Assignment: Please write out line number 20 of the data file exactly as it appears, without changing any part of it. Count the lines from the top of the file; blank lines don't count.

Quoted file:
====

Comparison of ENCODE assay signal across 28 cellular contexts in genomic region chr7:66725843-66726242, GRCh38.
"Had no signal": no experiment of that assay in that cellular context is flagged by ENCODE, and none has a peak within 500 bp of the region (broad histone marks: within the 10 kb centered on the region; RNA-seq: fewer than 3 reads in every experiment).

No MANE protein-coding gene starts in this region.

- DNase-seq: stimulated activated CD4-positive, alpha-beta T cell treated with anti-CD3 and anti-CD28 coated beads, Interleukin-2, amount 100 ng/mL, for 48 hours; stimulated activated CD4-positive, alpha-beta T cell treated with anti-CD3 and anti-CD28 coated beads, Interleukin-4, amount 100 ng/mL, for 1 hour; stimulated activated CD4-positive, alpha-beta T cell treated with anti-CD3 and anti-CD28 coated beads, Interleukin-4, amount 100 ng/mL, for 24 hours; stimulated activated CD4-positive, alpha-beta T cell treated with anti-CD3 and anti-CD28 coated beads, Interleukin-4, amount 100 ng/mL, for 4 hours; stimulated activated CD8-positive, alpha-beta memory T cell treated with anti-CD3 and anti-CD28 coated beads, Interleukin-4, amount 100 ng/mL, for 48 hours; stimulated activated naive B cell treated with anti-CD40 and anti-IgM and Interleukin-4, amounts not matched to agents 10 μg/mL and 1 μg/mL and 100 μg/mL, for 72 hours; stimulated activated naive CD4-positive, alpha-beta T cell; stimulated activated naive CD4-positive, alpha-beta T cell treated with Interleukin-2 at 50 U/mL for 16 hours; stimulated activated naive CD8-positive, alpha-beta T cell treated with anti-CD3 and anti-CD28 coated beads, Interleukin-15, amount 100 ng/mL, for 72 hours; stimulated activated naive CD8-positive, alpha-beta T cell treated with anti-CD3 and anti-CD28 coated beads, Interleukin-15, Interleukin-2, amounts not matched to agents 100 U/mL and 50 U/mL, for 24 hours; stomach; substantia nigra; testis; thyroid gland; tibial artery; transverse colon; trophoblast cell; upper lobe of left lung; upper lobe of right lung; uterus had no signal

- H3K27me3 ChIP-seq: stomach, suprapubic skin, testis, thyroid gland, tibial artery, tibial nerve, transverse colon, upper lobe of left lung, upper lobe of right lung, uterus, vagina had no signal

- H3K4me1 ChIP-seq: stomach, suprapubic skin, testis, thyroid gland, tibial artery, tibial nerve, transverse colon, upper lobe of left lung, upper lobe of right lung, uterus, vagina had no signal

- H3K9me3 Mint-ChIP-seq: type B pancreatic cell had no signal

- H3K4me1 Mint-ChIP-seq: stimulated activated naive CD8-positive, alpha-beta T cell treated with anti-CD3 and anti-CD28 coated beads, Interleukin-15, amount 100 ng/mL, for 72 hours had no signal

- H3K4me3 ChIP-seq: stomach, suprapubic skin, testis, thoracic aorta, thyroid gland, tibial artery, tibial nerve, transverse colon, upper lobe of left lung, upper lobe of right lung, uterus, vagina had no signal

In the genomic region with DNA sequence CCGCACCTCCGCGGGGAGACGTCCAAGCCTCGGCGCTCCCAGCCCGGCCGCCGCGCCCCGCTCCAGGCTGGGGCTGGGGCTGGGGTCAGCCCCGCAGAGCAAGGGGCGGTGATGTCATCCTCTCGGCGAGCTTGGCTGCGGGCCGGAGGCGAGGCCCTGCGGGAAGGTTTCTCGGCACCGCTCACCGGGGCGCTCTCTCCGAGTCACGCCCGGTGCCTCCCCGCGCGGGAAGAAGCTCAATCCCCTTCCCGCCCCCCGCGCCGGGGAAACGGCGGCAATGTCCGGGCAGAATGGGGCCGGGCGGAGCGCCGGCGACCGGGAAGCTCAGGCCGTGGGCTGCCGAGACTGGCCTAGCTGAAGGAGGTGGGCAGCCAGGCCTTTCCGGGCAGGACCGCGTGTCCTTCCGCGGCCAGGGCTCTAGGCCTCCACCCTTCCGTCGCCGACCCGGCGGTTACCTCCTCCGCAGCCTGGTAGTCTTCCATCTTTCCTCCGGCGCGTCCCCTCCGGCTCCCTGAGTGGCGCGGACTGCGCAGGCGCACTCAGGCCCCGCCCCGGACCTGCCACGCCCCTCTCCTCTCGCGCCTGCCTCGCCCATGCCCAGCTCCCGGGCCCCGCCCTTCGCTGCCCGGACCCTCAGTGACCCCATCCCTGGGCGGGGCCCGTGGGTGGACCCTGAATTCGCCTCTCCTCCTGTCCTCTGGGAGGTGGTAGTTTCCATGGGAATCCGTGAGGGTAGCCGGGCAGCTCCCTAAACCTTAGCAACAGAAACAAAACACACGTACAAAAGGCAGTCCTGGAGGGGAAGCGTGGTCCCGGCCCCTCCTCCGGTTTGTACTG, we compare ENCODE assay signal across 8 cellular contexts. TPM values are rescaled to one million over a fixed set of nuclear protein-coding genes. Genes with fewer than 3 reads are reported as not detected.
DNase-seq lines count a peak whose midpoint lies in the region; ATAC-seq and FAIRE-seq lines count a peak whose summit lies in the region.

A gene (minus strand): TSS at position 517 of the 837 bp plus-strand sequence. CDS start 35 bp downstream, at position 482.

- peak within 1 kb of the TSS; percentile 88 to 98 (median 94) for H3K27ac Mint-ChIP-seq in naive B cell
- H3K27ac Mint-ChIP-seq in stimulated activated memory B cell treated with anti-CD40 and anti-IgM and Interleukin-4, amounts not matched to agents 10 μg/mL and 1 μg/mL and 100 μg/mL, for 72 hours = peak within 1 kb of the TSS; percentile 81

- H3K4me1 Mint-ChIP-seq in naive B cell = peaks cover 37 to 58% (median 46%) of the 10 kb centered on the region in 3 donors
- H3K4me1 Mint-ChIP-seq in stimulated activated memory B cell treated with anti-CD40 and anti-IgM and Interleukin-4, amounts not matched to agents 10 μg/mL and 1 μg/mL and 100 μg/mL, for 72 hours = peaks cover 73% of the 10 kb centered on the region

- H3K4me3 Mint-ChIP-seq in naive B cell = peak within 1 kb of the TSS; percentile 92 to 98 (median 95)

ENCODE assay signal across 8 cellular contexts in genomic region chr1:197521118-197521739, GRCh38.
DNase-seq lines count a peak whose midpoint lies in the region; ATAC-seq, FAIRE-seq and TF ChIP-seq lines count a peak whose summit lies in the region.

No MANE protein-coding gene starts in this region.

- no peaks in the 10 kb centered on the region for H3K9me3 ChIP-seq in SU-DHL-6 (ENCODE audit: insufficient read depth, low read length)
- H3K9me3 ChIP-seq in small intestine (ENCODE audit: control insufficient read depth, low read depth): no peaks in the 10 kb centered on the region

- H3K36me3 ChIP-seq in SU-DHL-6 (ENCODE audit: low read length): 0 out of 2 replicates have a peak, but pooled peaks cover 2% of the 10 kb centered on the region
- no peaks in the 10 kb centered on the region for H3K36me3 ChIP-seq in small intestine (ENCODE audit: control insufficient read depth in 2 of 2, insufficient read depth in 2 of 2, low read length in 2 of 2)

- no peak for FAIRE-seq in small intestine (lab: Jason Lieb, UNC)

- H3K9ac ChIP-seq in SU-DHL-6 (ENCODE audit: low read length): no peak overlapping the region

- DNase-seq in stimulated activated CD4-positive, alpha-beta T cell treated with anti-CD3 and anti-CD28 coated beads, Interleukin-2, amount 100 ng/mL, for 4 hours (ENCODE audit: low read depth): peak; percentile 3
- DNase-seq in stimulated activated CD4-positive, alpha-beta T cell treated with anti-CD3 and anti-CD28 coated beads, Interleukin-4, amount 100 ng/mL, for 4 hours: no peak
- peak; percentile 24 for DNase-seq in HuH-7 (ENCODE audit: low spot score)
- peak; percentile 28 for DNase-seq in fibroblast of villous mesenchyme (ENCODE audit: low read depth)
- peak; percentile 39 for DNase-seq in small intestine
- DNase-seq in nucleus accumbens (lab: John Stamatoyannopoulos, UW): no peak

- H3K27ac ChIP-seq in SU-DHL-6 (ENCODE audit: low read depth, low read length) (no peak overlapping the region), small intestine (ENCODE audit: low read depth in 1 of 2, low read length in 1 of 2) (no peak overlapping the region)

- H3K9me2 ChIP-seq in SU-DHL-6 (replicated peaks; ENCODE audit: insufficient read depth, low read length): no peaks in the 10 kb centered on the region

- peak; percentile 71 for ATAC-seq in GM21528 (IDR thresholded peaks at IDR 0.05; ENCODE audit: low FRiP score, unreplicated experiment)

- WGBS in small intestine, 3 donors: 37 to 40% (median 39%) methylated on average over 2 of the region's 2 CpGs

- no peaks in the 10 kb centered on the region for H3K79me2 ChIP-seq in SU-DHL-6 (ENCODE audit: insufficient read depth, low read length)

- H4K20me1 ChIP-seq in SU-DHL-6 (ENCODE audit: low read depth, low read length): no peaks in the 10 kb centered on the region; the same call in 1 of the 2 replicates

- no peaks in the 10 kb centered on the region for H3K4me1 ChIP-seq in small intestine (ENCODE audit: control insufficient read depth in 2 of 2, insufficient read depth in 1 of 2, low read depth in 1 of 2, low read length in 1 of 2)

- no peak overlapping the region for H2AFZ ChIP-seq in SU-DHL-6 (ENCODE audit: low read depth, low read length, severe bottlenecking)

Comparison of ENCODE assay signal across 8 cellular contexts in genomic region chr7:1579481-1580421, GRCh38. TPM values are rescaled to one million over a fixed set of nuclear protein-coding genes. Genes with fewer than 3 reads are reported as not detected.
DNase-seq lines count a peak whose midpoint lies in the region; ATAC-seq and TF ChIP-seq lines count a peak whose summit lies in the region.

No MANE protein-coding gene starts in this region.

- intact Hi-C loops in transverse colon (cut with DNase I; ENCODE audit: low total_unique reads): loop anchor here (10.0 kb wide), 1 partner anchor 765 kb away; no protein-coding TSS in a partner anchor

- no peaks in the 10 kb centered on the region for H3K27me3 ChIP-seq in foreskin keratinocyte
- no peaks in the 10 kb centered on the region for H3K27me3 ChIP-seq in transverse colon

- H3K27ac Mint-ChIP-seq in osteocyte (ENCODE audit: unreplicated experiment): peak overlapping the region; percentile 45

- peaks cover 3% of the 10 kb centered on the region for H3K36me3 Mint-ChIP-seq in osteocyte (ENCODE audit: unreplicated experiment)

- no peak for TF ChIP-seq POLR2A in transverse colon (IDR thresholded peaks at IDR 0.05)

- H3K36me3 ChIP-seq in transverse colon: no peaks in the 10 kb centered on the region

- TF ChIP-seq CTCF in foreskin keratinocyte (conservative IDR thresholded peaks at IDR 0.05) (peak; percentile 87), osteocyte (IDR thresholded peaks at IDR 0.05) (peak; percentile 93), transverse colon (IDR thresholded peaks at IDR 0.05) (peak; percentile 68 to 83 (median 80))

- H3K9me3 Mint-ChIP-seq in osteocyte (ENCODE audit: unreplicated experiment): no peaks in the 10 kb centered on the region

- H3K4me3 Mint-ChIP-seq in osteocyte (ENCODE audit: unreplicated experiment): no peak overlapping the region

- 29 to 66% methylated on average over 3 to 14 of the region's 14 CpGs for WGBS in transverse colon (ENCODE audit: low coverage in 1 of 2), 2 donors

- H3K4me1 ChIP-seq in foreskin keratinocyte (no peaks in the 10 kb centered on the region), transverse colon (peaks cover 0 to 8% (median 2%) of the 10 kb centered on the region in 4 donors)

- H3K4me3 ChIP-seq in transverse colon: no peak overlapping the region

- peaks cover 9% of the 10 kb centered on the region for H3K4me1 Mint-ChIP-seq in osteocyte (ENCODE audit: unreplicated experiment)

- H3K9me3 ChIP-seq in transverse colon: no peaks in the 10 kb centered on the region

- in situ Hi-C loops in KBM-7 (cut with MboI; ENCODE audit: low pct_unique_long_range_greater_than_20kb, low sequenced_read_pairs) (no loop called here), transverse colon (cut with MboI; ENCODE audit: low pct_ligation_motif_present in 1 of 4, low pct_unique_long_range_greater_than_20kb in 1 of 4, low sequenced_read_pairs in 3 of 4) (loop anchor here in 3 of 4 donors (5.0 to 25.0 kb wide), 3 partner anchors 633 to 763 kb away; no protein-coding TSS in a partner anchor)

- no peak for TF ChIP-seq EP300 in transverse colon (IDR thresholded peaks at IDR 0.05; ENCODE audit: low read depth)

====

No MANE protein-coding gene starts in this region.